Three levels of government have come together in Burnie in an effort to “lift the aspirations” of those in the community who have “gone by the way”.
Burnie councillor Chris Lynch is the chair of Burnie Works Inc, a community initiative which brings together the local community, government, service providers, churches, educators and businesses in an effort to tackle some of the region’s most pressing issues.
He said the organisation had recently signed off on the “unique” Burnie Works Collaboration Agreement, which will see both federal and state governments pour in $2 million over the next five years.
“I think it’s fairly obvious the societal issues that Burnie has,” he said.
“And it’s the same as any other regional town really, employment issues, mental health issues. It looks to improve those things.
“I don’t think Burnie in itself is a hotspot of trouble, I think it’s unique in that we understand … that to achieve things we need to do it respectfully, and we need to try and address what the issues are to the people that live here.”
He said the “traditional” approach of funding limited, targeted programs was not effective, and that the Burnie Works model allowed ideas to come from the community itself and then be supported by multiple departments and groups.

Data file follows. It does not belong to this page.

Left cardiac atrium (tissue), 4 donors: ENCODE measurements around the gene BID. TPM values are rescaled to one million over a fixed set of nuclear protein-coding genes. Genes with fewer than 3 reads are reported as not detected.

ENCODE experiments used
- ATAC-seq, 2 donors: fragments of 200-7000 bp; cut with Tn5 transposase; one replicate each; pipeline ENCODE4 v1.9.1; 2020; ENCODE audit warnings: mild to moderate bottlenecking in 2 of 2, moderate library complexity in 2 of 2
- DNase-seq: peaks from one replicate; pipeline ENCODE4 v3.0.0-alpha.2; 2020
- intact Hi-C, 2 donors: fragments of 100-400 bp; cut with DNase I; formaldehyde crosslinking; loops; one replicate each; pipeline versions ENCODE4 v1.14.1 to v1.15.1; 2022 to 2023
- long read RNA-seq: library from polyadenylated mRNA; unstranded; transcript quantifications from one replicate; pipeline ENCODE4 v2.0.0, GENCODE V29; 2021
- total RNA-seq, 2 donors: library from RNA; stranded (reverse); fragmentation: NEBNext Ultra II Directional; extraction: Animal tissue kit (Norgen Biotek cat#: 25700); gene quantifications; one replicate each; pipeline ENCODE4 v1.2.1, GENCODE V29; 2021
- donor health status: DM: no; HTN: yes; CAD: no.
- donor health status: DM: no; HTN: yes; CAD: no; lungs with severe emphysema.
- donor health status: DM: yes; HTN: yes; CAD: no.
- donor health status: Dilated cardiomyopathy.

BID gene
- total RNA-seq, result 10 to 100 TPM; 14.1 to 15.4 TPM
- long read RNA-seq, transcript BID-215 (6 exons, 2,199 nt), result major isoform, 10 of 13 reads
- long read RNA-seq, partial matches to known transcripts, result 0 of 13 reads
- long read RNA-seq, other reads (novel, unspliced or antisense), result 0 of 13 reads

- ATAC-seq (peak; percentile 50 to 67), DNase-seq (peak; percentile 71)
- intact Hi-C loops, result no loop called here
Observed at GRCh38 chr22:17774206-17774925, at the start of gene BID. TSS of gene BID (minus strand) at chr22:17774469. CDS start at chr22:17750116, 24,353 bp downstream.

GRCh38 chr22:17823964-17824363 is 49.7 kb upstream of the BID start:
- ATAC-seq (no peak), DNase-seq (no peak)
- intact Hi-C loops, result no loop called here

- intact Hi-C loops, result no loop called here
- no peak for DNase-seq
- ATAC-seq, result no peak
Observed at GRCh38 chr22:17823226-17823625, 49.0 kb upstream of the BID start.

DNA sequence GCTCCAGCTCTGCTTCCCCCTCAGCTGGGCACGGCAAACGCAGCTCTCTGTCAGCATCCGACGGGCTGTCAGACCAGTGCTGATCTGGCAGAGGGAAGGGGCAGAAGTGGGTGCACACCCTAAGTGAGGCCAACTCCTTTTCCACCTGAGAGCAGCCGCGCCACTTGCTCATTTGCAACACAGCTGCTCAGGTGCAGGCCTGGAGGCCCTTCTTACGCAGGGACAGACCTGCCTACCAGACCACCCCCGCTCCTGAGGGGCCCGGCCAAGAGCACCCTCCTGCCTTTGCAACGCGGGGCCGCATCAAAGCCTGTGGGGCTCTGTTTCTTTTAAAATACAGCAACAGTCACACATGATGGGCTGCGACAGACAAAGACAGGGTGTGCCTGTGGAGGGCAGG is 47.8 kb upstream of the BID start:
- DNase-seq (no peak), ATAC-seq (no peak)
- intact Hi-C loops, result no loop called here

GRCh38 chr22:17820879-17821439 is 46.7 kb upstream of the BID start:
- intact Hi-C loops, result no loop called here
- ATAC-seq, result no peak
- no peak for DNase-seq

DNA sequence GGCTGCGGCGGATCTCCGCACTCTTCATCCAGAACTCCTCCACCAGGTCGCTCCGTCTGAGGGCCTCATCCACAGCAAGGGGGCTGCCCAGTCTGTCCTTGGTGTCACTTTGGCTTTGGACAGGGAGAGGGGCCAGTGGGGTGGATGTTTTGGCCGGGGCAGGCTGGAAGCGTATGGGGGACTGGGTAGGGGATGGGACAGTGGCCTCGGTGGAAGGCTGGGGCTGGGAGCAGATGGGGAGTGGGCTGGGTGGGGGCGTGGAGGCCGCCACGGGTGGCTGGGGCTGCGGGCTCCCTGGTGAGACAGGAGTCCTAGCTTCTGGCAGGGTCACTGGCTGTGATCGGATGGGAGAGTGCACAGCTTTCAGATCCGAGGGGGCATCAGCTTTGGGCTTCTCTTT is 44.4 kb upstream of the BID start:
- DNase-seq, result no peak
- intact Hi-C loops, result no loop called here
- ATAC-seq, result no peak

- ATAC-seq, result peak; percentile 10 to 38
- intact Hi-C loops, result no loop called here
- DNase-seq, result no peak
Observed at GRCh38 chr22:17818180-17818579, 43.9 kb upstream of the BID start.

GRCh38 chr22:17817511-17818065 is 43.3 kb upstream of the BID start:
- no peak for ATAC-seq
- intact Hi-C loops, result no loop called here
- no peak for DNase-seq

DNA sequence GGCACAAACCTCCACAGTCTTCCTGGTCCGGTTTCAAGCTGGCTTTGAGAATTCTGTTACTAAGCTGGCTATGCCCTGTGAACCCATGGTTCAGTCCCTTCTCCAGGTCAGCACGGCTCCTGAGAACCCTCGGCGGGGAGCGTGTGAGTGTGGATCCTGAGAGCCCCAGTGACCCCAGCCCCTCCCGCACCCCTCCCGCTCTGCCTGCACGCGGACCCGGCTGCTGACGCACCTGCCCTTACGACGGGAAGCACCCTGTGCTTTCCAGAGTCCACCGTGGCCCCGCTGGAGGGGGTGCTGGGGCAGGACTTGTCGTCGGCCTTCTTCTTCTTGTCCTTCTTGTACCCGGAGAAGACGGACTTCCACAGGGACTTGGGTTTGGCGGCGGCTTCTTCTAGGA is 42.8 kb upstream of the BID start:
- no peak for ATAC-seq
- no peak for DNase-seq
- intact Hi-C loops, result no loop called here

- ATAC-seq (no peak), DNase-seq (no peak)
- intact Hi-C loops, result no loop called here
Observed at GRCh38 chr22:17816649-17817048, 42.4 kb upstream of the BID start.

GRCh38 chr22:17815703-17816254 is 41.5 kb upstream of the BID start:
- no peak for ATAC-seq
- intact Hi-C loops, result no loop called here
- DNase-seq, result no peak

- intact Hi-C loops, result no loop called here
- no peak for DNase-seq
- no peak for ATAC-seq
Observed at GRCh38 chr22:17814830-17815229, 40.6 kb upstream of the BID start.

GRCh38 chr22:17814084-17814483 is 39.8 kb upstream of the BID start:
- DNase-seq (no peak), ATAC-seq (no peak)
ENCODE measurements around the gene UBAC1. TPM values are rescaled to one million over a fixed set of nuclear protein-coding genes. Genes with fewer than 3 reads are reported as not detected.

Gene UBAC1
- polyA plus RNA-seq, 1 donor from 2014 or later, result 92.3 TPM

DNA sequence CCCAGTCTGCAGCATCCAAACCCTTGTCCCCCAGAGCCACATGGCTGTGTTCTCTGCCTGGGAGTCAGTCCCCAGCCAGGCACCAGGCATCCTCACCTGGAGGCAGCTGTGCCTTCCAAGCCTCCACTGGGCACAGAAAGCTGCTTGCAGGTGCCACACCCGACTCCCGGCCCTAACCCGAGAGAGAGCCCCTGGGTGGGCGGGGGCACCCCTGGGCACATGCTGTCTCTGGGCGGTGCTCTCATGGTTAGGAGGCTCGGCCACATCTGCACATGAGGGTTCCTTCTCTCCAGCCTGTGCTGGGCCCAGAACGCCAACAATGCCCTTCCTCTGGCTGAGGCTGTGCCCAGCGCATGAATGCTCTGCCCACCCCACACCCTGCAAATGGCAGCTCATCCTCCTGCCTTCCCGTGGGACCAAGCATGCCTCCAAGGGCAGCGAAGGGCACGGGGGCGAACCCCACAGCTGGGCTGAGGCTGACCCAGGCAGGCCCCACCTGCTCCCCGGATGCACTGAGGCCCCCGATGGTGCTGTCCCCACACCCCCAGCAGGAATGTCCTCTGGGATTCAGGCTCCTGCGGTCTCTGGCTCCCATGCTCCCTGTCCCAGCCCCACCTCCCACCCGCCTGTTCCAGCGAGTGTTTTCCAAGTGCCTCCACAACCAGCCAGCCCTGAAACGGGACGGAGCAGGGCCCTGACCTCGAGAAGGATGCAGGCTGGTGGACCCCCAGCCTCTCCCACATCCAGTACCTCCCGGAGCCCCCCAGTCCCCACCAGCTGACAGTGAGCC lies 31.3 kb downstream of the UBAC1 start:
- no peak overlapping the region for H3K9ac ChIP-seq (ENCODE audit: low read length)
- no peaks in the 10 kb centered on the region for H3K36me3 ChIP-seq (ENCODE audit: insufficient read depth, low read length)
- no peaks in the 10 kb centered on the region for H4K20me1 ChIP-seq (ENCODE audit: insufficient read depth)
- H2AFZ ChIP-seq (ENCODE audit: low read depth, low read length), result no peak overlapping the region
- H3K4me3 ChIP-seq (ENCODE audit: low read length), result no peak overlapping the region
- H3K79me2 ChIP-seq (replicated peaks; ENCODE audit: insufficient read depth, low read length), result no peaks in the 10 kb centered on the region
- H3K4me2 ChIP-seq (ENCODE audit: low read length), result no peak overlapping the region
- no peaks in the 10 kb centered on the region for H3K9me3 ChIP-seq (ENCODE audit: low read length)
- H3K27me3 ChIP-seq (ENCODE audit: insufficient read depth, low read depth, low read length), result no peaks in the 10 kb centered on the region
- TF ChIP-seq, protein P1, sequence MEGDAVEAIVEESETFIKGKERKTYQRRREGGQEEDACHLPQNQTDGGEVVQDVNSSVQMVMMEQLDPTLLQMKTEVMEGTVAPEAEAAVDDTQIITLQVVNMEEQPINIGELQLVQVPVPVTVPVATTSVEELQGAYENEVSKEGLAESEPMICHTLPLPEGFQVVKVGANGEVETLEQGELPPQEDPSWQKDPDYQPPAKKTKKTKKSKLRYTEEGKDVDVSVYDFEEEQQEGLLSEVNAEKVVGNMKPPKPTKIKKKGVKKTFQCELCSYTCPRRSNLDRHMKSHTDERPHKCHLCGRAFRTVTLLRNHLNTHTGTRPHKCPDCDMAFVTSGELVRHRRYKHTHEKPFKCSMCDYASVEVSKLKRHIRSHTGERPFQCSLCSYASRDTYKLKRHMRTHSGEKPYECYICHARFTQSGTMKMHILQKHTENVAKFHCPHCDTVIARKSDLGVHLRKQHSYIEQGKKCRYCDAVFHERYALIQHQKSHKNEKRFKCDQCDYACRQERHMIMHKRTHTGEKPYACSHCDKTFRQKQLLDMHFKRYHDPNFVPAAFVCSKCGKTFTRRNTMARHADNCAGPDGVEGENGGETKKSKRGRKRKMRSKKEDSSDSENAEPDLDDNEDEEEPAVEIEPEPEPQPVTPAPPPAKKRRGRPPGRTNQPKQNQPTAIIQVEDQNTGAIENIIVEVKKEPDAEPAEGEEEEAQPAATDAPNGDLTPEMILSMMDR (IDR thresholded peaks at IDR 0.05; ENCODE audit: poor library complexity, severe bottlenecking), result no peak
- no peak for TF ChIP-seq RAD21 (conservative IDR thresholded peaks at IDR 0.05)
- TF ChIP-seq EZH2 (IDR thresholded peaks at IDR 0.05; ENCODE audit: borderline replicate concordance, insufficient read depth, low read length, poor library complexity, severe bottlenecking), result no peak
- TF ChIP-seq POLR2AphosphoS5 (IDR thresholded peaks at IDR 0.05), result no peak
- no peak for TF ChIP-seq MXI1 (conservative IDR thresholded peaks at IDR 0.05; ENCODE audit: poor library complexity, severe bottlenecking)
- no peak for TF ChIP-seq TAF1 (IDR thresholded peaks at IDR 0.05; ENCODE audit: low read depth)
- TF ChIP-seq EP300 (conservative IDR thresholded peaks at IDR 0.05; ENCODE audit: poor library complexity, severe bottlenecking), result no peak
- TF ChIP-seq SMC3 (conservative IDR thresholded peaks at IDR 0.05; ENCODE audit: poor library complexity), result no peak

“Just to throw a program at an area doesn’t always necessarily bring results,” he said.
“If the community identifies the issue it wants to work on … then collaboratively pulling in resources from different areas means you avoid the ‘silo effect’ of just one program being funded to do one thing for a limited time.”
Federal Liberal Member for Braddon Gavin Pearce said the program was intended to draw on grassroots expertise of Burnie’s various community organisations to help improve employment.
“We see Tasmania as a general economy moving forward, but there are some that won’t move forward at the same rate,” he said.
“Rather than government try and adapt a solution to an issue … we want to make sure that fit is the right fit. And the only way we’re going to do that is to listen to people on the coal face.”
Tasmanian Human Services Minister Roger Jaensch said the state government would be putting in cash, as well as “in-kind” support over the life of the project.
“Government policies and programs from the capital cities are a blunt instrument,” he said.
“You need to be able to put them to work in a place like Burnie with far finer tools, and that’s what this approach that we are jointly funding is going to be able to do.”
Thanks to: Advocate Newspaper
Picture: Meg Powell